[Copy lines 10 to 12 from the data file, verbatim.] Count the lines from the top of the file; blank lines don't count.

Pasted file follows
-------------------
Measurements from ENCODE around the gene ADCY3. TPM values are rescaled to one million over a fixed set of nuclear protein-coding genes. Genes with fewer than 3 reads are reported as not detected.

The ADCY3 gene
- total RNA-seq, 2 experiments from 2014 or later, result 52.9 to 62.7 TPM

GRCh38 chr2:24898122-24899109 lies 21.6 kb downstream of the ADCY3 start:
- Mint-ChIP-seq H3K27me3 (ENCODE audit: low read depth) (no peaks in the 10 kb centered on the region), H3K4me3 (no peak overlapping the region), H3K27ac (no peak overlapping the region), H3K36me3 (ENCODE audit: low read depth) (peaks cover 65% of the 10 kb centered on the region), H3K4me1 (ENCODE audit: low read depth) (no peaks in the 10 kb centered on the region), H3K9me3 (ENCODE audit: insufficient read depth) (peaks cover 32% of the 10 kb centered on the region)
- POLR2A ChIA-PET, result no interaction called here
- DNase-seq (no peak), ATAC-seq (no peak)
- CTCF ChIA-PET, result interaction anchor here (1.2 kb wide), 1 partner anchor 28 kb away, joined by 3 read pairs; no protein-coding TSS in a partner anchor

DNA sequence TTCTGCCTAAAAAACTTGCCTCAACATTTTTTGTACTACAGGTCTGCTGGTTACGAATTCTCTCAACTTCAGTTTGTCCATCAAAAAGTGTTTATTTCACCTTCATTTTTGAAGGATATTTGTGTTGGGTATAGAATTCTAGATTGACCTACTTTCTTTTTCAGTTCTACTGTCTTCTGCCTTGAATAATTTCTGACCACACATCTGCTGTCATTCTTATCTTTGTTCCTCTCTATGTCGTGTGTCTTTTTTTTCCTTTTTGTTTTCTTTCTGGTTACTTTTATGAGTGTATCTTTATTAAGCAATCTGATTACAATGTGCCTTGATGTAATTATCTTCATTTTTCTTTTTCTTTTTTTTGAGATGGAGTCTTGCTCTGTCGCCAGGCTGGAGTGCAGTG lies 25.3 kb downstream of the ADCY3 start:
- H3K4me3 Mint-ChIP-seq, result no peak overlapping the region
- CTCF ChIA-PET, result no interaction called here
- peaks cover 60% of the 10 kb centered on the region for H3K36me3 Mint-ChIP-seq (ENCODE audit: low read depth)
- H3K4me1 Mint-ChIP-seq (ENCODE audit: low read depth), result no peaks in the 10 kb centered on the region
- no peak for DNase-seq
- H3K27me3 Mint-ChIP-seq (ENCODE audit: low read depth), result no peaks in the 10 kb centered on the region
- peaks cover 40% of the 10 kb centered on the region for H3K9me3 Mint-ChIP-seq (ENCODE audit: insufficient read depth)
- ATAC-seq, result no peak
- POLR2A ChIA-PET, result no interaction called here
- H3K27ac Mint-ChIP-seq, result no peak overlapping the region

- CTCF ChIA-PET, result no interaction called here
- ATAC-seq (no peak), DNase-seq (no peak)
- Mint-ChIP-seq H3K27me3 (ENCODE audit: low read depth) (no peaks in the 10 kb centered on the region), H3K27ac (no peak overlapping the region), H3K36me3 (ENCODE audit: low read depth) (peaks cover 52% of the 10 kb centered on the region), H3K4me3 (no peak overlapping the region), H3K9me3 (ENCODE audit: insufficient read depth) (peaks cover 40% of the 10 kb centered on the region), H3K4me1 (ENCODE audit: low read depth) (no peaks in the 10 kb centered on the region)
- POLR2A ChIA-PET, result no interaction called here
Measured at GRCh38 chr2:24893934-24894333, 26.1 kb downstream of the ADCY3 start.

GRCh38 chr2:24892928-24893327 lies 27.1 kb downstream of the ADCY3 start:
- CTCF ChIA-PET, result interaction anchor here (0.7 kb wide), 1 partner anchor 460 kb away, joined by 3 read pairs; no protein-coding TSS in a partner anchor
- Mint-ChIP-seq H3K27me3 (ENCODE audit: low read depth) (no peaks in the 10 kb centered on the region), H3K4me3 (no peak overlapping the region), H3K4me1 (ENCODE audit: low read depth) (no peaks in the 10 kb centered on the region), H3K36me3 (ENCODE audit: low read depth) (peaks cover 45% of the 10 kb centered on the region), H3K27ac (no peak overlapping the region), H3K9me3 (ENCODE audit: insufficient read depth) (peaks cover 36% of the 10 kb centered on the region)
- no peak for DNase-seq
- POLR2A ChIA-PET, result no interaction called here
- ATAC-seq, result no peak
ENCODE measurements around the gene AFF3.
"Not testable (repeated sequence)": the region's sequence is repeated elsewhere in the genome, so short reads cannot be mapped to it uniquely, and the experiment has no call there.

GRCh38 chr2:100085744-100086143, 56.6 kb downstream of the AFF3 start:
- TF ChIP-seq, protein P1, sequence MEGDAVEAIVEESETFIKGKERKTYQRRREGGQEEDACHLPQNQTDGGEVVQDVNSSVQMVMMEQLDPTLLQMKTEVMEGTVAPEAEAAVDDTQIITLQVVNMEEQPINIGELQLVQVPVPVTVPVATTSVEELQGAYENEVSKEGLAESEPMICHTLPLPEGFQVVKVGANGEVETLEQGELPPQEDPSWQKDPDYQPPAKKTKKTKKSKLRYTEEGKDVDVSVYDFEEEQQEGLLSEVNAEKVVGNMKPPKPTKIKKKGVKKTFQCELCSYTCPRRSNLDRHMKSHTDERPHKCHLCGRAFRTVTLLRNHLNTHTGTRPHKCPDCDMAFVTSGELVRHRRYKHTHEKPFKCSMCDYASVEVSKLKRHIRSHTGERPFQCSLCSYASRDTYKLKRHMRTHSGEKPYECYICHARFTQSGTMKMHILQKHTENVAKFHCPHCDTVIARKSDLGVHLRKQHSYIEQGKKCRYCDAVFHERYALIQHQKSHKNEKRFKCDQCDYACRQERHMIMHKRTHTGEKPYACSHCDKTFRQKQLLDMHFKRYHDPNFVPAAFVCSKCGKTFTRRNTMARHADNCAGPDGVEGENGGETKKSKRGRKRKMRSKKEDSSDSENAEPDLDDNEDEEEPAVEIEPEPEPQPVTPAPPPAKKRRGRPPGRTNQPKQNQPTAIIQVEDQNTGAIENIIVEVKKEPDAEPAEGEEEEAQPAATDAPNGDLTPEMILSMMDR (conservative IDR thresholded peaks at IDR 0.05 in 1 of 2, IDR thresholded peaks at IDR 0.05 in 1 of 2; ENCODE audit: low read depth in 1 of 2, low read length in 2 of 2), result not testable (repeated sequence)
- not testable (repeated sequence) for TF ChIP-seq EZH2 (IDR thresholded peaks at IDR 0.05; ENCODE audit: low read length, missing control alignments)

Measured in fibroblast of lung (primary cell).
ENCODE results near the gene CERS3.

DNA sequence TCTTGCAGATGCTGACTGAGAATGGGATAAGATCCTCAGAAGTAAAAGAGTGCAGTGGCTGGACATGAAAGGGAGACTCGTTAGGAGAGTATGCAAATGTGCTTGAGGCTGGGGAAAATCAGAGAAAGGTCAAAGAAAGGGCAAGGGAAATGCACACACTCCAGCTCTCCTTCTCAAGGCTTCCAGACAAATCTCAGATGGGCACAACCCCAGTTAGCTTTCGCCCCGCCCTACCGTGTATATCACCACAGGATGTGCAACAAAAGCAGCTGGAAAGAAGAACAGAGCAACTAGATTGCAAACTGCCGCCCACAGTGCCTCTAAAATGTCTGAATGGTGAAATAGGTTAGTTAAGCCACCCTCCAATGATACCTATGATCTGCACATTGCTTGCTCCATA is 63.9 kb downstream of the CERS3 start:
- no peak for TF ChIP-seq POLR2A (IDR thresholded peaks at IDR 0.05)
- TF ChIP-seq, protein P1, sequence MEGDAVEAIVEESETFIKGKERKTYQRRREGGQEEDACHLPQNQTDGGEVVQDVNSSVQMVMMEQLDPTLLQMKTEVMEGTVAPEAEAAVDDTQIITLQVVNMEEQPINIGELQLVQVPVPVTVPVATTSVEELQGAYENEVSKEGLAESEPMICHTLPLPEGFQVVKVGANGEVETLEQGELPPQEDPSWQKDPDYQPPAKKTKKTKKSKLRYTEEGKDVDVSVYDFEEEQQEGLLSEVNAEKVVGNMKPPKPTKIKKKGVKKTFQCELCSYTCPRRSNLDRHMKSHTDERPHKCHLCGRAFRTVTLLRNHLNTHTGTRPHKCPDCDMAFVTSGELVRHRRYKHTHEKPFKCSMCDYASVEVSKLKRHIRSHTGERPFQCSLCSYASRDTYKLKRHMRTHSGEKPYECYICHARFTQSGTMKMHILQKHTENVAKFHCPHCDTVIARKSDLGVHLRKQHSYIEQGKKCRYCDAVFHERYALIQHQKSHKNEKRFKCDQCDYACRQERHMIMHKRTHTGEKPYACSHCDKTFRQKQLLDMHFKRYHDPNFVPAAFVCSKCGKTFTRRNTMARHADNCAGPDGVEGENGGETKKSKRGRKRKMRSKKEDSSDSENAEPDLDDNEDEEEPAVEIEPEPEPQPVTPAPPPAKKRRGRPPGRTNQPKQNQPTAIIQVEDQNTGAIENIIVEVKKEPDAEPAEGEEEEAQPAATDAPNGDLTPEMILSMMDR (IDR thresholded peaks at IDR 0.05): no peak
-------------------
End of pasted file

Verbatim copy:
- H3K4me3 Mint-ChIP-seq, result no peak overlapping the region
- CTCF ChIA-PET, result no interaction called here
- peaks cover 60% of the 10 kb centered on the region for H3K36me3 Mint-ChIP-seq (ENCODE audit: low read depth)